This ain’t Texas, it’s Thursday night at the Heretic

DanceOut Atlanta teaches free country dance lessons for every level of dancer

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DanceOut Atlanta line dancing at the Heretic
Terence Ng (wearing the denim vest), a DanceOut Atlanta instructor, leads a line dancing class at the Heretic.

Photograph by Growl

It’s Thursday night at the Heretic on Cheshire Bridge and the disco ball sparkles above the dance floor. A crowd of about forty people intently focuses on instructor Terence Ng as he teaches an advanced line dance. “It’s okay if you mess up,” Ng cheerfully reassures everyone before diving into the choreography. As the night goes on, the crowd on the dance floor continues to swell as the DJ switches it up between line dances and country two-step.

Toni Ralston formed DanceOut Atlanta, a queer-centered organization that teaches free country dance lessons at the Heretic and the Atlanta Eagle multiple times a week. Ng started teaching classes in 2018. There’s something for every level of dancer from beginner to advanced, and it’s not just line dancing, either. DanceOut also offers two-step lessons—no need to bring your own partner. Beyond lessons, the group also travels to conventions around the country like “Hoedown in the Dunes” in Saugatuck, Michigan, where they learn new dances and mingle with other country dancers.

DanceOut Atlanta line dancing at the Heretic

Photograph by Growl

The classes were popular before the pandemic, says Ng, but definitely received a post-pandemic boost. “I think Beyoncé’s Renaissance and Cowboy Carter, especially, have really boosted this sense of safety and comfort around country and queerness together,” says Ng. “I think these mainstream things have really brought people to it to at least try it out.” While DanceOut primarily serves the LGBTQ+ community, it’s open to all-walks of life and friendly allies, adds Ng.

There’s a history of country dancing in Atlanta’s queer bars. In the ‘80s, Deana Collins opened Deana’s One Mo’ Time on Cheshire Bridge, which she later renamed Hoedowns. The bar was a country dancing hub until it closed in the early 2000s and other bars, like Wild Mustang and 3 Legged Cowboy (both of which are also closed) picked it back up. The Heretic has carried on the tradition since 2011 when the bar introduced a Thursday country night. “Deana and her partner, Sheila, are still around in Atlanta. She’s still kicking it and having a good time,” says Ng. “And thank God for her that she created this whole thing.”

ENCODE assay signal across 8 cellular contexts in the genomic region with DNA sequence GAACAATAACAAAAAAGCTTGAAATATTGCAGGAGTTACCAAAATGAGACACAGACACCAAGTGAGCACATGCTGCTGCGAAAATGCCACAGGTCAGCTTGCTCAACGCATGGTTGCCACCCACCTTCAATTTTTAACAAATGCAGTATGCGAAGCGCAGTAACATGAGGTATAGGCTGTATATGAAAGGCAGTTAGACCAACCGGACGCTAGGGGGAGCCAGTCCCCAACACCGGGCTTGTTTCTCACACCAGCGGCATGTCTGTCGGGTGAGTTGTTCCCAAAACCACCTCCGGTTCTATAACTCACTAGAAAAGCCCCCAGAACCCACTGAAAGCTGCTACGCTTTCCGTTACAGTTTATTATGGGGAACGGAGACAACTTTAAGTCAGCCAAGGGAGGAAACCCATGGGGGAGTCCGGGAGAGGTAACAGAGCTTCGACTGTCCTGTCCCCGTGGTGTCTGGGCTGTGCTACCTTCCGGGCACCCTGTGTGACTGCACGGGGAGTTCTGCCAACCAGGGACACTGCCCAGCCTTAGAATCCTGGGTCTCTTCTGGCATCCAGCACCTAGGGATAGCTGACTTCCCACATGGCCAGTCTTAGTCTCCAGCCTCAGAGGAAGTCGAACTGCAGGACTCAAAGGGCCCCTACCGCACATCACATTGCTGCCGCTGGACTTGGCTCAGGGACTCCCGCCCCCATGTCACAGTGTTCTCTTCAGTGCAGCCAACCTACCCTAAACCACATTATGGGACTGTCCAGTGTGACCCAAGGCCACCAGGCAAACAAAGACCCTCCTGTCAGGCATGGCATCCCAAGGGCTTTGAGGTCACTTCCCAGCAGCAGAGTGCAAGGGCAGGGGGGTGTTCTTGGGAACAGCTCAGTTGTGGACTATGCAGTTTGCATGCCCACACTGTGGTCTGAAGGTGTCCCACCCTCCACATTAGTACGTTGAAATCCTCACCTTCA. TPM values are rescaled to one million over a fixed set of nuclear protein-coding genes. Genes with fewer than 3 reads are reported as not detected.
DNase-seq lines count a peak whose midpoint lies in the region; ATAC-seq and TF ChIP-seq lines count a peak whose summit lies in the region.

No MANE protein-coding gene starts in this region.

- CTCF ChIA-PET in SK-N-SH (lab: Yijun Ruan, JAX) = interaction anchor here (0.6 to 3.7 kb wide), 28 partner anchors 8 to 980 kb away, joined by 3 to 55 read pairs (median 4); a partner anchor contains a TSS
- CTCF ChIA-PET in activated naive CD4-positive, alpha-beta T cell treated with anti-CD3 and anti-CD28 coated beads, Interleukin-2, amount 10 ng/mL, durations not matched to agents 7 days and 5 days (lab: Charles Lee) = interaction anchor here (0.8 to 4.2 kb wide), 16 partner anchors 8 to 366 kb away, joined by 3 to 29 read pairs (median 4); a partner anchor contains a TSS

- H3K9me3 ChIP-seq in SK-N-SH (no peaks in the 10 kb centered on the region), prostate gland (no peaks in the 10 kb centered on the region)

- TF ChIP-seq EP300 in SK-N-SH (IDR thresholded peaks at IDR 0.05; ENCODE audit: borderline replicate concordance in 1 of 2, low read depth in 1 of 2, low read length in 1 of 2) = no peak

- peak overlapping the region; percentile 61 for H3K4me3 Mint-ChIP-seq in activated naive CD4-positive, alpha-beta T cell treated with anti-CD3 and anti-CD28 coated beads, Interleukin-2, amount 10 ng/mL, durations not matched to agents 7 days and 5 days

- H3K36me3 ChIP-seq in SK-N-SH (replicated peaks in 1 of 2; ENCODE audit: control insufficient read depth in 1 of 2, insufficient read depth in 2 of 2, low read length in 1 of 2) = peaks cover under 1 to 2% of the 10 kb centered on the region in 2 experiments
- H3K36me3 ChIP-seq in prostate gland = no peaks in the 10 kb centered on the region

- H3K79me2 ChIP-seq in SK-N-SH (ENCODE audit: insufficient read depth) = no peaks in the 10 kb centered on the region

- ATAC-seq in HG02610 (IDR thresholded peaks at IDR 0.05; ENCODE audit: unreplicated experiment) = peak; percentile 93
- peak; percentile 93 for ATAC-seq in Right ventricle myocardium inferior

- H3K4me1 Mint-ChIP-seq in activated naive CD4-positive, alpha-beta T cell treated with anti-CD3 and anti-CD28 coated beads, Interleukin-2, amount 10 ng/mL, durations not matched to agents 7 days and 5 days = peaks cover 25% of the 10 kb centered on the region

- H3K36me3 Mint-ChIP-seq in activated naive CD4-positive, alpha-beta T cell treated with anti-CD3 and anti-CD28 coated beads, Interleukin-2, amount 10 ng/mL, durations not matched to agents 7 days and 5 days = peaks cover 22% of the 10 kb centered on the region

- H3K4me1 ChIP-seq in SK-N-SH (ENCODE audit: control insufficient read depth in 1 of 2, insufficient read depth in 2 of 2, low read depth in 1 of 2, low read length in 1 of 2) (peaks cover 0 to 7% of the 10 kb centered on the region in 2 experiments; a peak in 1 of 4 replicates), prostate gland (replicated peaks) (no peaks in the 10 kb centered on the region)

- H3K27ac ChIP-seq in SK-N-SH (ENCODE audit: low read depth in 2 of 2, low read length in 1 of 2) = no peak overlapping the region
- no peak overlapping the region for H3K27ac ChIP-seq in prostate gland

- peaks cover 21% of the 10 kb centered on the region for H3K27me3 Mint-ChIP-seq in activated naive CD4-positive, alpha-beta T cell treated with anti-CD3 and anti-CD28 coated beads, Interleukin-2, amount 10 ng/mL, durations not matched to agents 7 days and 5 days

DanceOut Atlanta line dancing at the Heretic

Photograph by Growl

DanceOut Atlanta line dancing at the Heretic

Photograph by Growl

For DanceOut’s regulars, the biggest draw is the sense of community. Some, like retiree Marcus Fleischhauer, have been dancing in Atlanta’s queer bars since the ‘90s, while others have only recently caught on. Eileen Pagan, a trauma therapist and professional dance skater, first attended a two-step lesson on a first date in February 2023. The date was a one-time thing, but the lesson sparked a passion in Pagan. “It was the first time I had ever seen two queer people dancing to country music together in a safe place,” they said. Pagan began coming every week and making friends in the process. “Whenever I come to DanceOut, I feel like I’m included just because I’m walking on the door and I’m curious. And that’s really cool to be accepted in that way,” says Pagan.

DanceOut Atlanta line dancing at the Heretic

Photograph by Growl

When Fitz Dement’s friend first told him about line dancing in a gay bar last year, he thought it was joke. Then he attended a class, and quickly fell in love with line dancing before adding two-step and country waltzes to his lists of interests, too. For Dement, the reason is simple: “I can’t go up to my hometown and dance with a man, and I can here,” he says. “I could dance with everybody here.”

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